Robot Operating System

What is the Robot Operating System?

The robot operating system known as ROS is an open-source collection of software libraries and tools for building robot applications. The first major iteration, ROS1, provided a way for hardware and software robot components to speak a similar language. The collection of tools contributed by the open-source community allowed innovators to more rapidly create prototypes and push the boundaries of robotics.

ROS origin story

ROS grew out of independent efforts at two different Stanford University labs and dovetailed with work being done at the tech incubator Willow Garage. The core engineers joined Willow Garage in 2007 and released the first iteration of ROS that November. In a true open-source effort, engineers and researchers at more than 20 institutions contributed to the initial ROS ecosystem.

In 2012 the Open Source Robotics Foundation, Inc. (OSRF) was established as a California nonprofit public benefit corporation to house the ROS development. In 2016 and 2018, two for-profit arms were launched in order to facilitate collaboration and provide a funding source for OSRF’s activities. Collectively, the three entities were referred to as Open Robotics. In December 2022Intrinsic, an Alphabet company that came out of the incubator X (also known as the “moonshot” division), acquired the two for-profit arms. The OSRF nonprofit retains all the open standards.

Since February 2013, the OSRF has issued an annual major release. The OSRF also houses the Open RMF standard and Gazebo, an open-source robot simulator. ROS 1 led to ROS 2 and ROS Industrial (ROS-I). NASA, Blue Origin and OSRF announced in February 2023 that they are beginning collaboration on Space ROS.

ROS 1 functionality

One of the problems ROS was trying to solve was getting various pieces of robot hardware and software to speak to each other. By eliminating the need for custom code for every piece of hardware, innovation could speed up. 

Despite its name, ROS 1 did not provide the real-time services required to be an operating system. Regardless, engineers, developers, and researchers were excited and the open-source community continued developing the additional tools and packages comprising ROS 1. ROS-powered robotics work in universities and startups including NASA, which used ROS for Robonaut 2 on the International Space Station.

The last version of ROS 1 was released in May 2020 as development shifted focus to ROS 2, the next generation of ROS. ROS 1 will be officially ending its life cycle in May 2025 and will no longer be supported by Open Robotics.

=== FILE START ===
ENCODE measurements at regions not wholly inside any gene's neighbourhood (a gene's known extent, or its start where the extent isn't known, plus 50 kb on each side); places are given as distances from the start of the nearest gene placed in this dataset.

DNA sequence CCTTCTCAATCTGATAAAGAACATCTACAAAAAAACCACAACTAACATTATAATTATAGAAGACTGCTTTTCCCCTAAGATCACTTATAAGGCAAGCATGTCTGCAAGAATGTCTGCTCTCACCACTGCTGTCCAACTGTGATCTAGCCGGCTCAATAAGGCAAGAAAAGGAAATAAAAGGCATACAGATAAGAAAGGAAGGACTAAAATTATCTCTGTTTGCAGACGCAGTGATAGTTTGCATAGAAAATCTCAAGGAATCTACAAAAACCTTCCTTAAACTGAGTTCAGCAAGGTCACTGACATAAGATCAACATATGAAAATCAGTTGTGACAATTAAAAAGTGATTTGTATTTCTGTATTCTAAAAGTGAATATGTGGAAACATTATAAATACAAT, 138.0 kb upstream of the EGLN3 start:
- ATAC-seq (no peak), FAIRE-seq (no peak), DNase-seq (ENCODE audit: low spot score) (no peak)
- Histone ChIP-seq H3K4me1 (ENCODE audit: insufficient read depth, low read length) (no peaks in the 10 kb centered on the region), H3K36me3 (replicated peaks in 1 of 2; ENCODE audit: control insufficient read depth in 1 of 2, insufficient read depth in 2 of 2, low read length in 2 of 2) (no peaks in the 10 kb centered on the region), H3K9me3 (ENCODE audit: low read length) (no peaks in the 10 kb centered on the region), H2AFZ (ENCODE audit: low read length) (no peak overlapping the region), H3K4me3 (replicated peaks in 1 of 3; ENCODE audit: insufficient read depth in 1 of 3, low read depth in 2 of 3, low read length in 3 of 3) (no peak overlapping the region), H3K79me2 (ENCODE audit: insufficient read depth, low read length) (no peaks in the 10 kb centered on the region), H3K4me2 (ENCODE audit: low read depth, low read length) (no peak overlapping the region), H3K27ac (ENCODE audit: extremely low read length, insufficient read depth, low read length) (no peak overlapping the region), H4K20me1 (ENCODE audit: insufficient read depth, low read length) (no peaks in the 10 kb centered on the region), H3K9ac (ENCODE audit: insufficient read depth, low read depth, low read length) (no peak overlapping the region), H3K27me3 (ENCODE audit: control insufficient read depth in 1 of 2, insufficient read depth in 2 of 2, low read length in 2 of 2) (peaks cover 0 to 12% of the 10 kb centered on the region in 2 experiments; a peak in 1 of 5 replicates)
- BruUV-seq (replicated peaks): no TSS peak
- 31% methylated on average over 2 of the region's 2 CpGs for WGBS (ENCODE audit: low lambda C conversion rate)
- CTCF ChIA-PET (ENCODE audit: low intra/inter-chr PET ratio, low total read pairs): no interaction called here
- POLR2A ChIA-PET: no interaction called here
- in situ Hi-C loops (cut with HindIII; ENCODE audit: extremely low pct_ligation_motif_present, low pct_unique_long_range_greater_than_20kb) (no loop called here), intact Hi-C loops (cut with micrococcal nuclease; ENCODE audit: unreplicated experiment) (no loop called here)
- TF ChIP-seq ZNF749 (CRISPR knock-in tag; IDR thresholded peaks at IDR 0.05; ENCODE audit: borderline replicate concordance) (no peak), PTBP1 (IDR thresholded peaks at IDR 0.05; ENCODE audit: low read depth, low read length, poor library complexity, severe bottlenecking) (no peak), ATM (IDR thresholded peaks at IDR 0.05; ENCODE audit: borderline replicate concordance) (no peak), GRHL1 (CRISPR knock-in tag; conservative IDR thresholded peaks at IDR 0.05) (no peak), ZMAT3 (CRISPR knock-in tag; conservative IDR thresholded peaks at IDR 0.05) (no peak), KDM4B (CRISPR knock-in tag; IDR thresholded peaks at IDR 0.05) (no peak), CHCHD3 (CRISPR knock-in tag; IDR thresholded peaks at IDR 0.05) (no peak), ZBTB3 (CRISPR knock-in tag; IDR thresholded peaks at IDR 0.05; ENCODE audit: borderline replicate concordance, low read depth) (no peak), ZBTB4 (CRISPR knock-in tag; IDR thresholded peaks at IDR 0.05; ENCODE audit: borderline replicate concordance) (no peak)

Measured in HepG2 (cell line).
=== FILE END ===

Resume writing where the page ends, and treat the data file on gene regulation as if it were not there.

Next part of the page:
ROS 2 upgrades and enhancements

The first non-beta release of ROS 2 was in December 2017 following three-plus years of development. It heralded a shift from robots from experimental to meaningful deployments of robots in production environments at scale. ROS 2 meets the real-time requirements to be a true operating system. 

ROS 2 supports large fleets and more real-world actions in addition to being more reliable. It also supports industrial safety and security standards necessary for some applications.


The ROS-Industrial initiative began when Yaskawa Motoman Robotics, the Southwest Research Institute, and ROS developers wanted to extend ROS into manufacturing automation in 2012. Three regionally-based consortia provide training, support, and roadmapping for ROS-I.

Benefits of ROS

ROS has become the de facto standard in robotics with a global community encompassing millions of developers. During the past 15 years, innovators have used ROS to shorten development time while simplifying the integration of new elements into their robot solutions. 

Its multi-domain, multi-platform approach means developers can use ROS to develop robots regardless of where they will be deployed. From space to deep underwater, robots run on ROS. Support spans Linux, Windows, macOS, and a number of embedded platforms, providing optionality, flexibility, and extensibility.

ROS is here to stay. It supports robots around the world performing almost any robotic task imaginable and boasts thousands of contributors committed to further developing its capabilities.